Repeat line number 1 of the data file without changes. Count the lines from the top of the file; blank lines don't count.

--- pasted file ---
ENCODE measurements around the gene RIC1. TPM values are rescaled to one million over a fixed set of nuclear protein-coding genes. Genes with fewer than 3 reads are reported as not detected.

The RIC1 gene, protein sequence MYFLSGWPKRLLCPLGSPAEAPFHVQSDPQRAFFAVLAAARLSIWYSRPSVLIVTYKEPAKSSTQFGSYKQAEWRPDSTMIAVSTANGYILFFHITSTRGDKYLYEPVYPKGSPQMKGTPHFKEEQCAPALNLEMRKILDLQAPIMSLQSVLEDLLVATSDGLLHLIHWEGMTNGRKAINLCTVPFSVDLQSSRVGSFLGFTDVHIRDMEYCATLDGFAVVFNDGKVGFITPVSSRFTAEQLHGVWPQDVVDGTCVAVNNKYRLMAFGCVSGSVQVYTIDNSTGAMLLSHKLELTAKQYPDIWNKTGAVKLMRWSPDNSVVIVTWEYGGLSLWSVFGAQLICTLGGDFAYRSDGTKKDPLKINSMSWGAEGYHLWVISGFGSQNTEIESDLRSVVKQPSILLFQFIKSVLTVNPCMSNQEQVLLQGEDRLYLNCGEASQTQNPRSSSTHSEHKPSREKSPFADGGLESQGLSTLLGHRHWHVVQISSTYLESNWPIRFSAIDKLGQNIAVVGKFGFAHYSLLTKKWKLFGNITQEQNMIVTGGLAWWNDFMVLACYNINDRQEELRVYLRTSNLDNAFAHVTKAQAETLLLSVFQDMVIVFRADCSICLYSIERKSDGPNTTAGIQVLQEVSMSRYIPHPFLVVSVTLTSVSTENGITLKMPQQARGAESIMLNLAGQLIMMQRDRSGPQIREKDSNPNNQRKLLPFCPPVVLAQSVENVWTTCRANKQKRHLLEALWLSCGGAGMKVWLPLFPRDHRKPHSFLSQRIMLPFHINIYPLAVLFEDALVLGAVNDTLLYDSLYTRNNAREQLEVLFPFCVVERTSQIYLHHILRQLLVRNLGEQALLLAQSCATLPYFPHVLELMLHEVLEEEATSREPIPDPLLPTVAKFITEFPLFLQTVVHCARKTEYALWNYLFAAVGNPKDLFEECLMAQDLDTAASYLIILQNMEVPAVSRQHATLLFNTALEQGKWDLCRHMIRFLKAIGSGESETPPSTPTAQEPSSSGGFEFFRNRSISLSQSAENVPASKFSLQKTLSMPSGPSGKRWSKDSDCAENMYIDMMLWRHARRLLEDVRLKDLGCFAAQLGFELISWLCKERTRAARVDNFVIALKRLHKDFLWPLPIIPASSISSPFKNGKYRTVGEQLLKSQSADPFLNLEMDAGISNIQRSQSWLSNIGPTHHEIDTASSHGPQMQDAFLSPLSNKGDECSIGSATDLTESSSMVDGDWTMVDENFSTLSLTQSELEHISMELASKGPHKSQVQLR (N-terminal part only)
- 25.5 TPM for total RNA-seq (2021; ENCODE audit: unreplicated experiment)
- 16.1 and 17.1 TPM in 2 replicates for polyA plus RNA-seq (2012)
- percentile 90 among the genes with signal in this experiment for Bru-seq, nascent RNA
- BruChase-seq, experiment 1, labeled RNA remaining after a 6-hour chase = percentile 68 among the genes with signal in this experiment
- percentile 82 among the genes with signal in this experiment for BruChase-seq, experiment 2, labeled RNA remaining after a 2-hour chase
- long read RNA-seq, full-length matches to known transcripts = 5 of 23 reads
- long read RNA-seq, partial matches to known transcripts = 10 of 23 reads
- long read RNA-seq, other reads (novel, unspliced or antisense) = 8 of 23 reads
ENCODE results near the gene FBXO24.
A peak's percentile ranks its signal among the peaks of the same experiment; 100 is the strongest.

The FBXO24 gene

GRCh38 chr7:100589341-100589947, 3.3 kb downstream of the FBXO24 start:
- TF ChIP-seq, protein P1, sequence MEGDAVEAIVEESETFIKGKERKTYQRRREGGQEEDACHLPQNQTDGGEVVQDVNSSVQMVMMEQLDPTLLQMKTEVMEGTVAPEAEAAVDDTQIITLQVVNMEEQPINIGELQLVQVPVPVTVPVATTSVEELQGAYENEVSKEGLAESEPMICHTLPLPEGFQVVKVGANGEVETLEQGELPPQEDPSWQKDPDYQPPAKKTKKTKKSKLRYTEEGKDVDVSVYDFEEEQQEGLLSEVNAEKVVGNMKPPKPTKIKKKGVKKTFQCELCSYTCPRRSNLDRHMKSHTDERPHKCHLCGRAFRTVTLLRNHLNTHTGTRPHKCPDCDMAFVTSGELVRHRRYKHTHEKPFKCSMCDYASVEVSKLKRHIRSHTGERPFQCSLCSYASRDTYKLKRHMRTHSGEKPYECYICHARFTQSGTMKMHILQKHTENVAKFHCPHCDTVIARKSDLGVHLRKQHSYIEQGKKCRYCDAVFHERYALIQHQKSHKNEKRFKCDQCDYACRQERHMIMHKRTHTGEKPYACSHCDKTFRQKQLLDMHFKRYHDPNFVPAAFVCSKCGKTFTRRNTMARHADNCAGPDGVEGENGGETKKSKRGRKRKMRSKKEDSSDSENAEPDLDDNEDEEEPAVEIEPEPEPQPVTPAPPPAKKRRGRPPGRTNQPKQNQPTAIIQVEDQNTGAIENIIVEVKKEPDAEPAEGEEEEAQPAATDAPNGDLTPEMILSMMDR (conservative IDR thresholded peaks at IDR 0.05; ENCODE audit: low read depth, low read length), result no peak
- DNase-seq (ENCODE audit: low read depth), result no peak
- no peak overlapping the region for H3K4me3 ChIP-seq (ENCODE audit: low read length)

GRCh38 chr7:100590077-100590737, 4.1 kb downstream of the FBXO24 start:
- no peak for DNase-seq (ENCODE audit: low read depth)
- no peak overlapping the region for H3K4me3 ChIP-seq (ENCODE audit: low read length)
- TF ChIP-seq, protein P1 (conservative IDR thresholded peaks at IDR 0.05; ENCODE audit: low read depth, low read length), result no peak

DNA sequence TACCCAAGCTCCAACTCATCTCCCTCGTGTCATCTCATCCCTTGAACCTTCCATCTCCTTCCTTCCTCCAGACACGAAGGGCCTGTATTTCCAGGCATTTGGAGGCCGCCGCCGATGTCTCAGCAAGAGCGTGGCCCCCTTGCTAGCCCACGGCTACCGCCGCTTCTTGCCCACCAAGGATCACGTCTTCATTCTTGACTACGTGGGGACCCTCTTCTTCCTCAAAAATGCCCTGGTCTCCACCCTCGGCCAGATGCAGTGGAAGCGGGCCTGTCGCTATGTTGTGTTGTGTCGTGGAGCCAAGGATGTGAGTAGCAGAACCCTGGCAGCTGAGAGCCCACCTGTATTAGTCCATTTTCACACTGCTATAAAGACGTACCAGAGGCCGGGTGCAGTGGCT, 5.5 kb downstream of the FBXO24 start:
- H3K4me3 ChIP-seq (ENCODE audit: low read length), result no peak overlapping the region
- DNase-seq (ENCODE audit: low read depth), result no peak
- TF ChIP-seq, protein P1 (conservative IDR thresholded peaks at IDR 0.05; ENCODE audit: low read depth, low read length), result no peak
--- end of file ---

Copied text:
ENCODE measurements around the gene RIC1. TPM values are rescaled to one million over a fixed set of nuclear protein-coding genes. Genes with fewer than 3 reads are reported as not detected.